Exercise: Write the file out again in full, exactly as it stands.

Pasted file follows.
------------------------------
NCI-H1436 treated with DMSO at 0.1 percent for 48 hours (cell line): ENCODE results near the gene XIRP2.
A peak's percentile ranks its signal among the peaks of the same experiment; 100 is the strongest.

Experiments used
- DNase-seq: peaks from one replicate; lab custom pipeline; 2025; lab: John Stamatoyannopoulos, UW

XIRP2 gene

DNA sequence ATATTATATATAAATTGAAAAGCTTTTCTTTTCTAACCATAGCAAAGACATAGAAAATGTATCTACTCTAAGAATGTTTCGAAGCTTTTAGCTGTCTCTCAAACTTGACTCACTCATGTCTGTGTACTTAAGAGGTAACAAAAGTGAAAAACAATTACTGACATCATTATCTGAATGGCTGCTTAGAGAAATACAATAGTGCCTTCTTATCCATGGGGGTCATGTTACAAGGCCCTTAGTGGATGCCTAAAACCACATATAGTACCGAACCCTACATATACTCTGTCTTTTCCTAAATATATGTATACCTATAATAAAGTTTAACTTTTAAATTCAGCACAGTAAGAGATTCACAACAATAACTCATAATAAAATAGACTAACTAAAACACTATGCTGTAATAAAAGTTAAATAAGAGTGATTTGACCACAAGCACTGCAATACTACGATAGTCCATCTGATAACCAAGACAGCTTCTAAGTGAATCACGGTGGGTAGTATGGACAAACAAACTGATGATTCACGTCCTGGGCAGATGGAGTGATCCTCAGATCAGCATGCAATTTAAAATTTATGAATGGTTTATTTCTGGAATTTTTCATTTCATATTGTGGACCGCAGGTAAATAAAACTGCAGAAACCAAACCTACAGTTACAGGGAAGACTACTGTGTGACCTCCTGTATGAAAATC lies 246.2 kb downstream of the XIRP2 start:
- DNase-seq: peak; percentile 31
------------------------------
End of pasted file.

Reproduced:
NCI-H1436 treated with DMSO at 0.1 percent for 48 hours (cell line): ENCODE results near the gene XIRP2.
A peak's percentile ranks its signal among the peaks of the same experiment; 100 is the strongest.

Experiments used
- DNase-seq: peaks from one replicate; lab custom pipeline; 2025; lab: John Stamatoyannopoulos, UW

XIRP2 gene

DNA sequence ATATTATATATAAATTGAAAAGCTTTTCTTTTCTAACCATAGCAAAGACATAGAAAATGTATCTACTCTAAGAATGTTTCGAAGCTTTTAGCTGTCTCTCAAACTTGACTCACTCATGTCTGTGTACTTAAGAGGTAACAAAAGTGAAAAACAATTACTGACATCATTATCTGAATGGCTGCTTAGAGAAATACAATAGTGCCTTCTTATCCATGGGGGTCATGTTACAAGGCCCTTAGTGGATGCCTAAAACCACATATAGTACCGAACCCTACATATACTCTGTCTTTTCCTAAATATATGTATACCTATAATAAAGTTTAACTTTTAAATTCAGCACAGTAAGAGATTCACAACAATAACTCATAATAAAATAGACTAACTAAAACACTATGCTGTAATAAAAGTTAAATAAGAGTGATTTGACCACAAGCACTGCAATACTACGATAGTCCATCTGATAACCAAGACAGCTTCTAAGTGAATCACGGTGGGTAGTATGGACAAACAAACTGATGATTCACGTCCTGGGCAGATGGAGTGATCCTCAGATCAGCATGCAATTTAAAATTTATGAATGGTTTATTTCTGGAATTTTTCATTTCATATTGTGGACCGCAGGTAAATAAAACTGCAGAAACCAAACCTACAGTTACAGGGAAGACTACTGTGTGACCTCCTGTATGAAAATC lies 246.2 kb downstream of the XIRP2 start:
- DNase-seq: peak; percentile 31